Well, the snow is starting to melt and the air smells like spring… That’s how Kate’s email began this morning (yesterday afternoon New York time). I was at once overcome with envy and nostalgia for that revivifying time when you feel the change in the air like the scent of hope and you know you’ve made it through the harshest of seasons. Pretty soon the first bulbs will be pushing through the melt-sodden earth. Here in Brisbane the harshest season is Summer, and we’re not through it yet; it seems to have saved its heaviest artillery for one bloody last stand. I don’t know if it’s age, my general malaise, or if all those southern summers I missed while living overseas made me soft, but I’ve really struggled with this latest one. Over in Upstate New York, of course, it’s been, by all accounts, an even harsher Winter than the one I lived through in 2014. That was the most consistently cold I’ve ever been, but it wasn’t just the temperatures, it was the grey, the gloom, the oppressive monotony of the …
BUCK MOUNTAIN, MARCH 7, 2014 Buck Mountain lies on the southeast shore of Lake George, and it is a perfect introduction to the Adirondacks. Pick a bright day in May and start your Adirondack hiking with a great climb. ~ Barbara McMartin, 50 Hikes in the Adirondacks The Buck Mountain hike — and chapter — is #1 in McMartin’s guide, one of a growing collection Kate and I have started amassing. It was also, appropriately enough, our first Adirondack hike as a couple (cue the chorus of Awwws), a nice easy out-and-back (as the American idiom has it) hike of almost seven miles in total. We did make it a little tougher by picking an overcast day in early March, but yes: it was still a great climb.
So, remember that lake I half-heartedly pretended to road-walk to a couple of times (here and here) — Moreau Lake?
The soundtrack for this stroll — for most of my urban walking of late — was the Beatles’ Revolution Number 9: Number nine…number nine…number nine…number nine…number nine…number nine…number nine… You get the idea. But how about some visuals?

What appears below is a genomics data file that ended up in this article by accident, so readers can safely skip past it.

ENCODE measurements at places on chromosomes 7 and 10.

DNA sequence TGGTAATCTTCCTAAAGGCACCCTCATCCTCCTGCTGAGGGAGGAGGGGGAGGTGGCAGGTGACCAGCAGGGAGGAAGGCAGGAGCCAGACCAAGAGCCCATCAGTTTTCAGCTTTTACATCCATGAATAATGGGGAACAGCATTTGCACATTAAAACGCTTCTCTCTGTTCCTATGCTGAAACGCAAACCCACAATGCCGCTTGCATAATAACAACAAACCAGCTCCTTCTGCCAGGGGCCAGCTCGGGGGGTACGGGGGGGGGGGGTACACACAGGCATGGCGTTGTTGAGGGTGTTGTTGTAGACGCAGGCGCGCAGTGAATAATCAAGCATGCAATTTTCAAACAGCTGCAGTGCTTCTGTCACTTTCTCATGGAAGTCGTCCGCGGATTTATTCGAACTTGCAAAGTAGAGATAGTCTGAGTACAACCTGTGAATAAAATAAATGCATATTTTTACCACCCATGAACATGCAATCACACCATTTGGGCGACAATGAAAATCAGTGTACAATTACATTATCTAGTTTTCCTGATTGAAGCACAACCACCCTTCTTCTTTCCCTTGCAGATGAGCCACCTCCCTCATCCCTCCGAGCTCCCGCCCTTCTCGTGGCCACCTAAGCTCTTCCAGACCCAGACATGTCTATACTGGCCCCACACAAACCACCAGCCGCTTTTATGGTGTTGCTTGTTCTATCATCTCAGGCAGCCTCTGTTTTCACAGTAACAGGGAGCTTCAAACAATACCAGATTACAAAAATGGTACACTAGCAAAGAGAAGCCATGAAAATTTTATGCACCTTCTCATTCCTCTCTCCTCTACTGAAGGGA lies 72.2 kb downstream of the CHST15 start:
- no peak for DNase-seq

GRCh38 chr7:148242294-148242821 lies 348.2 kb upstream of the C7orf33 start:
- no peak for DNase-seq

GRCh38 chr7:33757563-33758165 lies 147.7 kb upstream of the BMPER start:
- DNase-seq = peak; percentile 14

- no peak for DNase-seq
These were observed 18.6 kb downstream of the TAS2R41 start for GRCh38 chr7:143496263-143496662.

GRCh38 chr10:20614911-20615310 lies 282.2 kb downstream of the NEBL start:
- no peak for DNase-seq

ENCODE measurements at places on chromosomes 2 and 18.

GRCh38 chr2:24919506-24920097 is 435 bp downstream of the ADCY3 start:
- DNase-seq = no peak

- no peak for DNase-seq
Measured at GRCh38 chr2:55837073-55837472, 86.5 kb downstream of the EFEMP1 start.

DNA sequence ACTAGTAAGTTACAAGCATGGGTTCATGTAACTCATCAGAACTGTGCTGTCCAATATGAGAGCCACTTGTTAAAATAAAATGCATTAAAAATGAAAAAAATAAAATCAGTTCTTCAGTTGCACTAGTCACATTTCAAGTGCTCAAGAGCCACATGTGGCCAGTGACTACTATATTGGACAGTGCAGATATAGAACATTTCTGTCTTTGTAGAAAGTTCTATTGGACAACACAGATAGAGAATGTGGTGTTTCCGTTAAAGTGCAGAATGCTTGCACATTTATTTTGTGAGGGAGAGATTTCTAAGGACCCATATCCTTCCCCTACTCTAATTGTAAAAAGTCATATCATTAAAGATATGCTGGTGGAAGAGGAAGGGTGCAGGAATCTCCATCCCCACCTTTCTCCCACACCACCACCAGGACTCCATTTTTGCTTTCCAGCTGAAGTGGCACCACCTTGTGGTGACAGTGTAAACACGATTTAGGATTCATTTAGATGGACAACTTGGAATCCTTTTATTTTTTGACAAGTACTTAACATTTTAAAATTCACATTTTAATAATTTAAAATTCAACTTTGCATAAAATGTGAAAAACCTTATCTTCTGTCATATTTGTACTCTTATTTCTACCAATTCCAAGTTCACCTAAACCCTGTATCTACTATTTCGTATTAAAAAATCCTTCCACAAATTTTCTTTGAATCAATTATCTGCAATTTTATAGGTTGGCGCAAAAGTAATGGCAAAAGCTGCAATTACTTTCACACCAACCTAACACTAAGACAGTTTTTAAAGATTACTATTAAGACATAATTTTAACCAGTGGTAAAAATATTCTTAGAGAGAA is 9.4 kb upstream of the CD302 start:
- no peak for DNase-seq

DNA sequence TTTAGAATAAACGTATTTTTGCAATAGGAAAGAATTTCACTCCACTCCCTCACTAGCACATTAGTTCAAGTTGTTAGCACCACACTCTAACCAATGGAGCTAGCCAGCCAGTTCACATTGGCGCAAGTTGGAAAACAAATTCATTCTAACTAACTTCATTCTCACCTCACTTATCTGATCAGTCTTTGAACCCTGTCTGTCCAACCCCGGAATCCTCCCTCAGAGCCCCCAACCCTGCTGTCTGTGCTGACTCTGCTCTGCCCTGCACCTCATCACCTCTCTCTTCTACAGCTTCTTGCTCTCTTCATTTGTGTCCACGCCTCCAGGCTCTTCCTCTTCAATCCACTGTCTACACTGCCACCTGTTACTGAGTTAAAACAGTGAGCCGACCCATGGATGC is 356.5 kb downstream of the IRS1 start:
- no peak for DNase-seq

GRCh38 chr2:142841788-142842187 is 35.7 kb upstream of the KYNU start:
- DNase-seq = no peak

The headlights swooped into Kate’s front yard and with them the first of many pleasant surprises that day: Dude & Trouble are not famed in hiker circles for their early starts. Kate and I are morning people. I’d never had a girlfriend who could function at 4:30am, and here she was making sandwiches — big sandwiches. Both of us were raring to go; in fact I’d hardly slept with the excitement. Apart from that short-but-spectacular New Year’s hike in the snow on my first visit, the Adirondacks for me were an open book. Now the plan was to meet Pouch & Nemo at the trailhead upstate and plough through my first four chapters in one hit.
I went through the wrong gate at Beijing Airport on my way back from the States, and instead of being released into the toxin bath of the Beijing night, and somehow locating my $50 hotel, was funnelled into the hermetically sealed wasteland of the cavernous departure lounge.
So, where was I? So, where am I? So, where will I be? So many questions.
Yesterday I did my first hike of the year in Korea, a fun climb up a boulder field that spills down one of Bulmo-San’s numerous ridges. It was sunny and unseasonably warm; the frozen arteries of the Daecheongcheon, the poor blighted stream that trickles through Jangyu on its concrete-bound journey to liberation, were melting into the previous day’s bounty of rain. Just before the stream leaves the mountains, in one last desperate gasp of river-ness, the Jangyu Cascades churned with more power than I’ve seen in my year here. It was a good hike.
Hey, folks. Long time, no see. My American sojourn — that was my fifth but easily the best — is over and I’m back in southeastern Korea, still slightly jet-lagged, taking naps throughout each day, and dreading my return to school tomorrow. I’m not exactly depressed but a lot of the colour has been drained from my life.